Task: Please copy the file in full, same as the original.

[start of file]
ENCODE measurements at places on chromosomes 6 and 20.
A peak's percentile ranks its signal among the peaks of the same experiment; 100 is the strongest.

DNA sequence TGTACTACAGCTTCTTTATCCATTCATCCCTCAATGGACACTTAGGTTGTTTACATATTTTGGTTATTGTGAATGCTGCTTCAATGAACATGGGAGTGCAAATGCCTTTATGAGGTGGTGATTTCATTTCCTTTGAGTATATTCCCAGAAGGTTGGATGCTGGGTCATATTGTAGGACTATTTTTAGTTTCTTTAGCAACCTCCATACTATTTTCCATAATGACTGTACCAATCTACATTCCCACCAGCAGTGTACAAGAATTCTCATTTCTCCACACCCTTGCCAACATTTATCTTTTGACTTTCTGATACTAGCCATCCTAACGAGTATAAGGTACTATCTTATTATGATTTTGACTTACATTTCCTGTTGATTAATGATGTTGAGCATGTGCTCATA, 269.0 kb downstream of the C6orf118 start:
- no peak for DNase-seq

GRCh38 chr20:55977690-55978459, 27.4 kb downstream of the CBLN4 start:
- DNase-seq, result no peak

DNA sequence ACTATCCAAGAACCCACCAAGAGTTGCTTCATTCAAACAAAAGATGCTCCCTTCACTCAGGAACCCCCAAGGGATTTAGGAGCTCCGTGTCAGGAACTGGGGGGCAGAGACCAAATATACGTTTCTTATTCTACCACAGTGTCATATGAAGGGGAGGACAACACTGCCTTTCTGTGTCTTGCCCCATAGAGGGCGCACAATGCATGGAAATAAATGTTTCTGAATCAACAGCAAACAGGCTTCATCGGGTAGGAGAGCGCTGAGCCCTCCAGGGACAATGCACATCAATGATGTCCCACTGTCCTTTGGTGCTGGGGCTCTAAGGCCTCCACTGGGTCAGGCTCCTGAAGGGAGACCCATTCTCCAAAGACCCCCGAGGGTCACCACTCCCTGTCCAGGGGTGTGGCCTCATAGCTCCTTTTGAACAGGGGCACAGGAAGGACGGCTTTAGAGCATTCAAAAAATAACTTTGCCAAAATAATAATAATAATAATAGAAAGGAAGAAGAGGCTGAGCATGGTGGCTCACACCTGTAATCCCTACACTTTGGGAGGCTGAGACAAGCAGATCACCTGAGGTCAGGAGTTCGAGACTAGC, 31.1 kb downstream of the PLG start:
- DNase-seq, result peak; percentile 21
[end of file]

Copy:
ENCODE measurements at places on chromosomes 6 and 20.
A peak's percentile ranks its signal among the peaks of the same experiment; 100 is the strongest.

DNA sequence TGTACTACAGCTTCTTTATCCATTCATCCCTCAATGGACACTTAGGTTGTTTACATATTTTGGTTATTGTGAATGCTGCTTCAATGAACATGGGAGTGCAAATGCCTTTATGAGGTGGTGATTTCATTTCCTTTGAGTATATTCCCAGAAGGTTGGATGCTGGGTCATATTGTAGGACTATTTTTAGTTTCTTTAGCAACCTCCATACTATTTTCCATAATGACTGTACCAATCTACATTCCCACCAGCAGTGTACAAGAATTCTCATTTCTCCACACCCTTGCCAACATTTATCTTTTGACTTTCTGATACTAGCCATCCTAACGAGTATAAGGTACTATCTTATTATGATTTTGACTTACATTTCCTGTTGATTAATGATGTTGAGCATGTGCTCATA, 269.0 kb downstream of the C6orf118 start:
- no peak for DNase-seq

GRCh38 chr20:55977690-55978459, 27.4 kb downstream of the CBLN4 start:
- DNase-seq, result no peak

DNA sequence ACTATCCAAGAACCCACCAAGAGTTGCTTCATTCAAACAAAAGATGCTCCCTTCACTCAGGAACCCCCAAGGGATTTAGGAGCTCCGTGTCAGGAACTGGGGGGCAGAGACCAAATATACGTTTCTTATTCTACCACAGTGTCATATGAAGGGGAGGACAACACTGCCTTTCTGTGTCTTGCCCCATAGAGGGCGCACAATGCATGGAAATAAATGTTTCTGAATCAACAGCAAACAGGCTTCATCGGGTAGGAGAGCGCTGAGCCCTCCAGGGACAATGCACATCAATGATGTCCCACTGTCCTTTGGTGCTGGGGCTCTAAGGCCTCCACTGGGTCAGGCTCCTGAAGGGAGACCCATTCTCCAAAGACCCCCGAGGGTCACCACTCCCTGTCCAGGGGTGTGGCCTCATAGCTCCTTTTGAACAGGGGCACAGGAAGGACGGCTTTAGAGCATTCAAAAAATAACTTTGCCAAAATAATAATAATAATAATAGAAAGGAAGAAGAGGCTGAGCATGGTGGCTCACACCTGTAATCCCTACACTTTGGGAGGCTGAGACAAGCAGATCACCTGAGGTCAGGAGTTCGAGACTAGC, 31.1 kb downstream of the PLG start:
- DNase-seq, result peak; percentile 21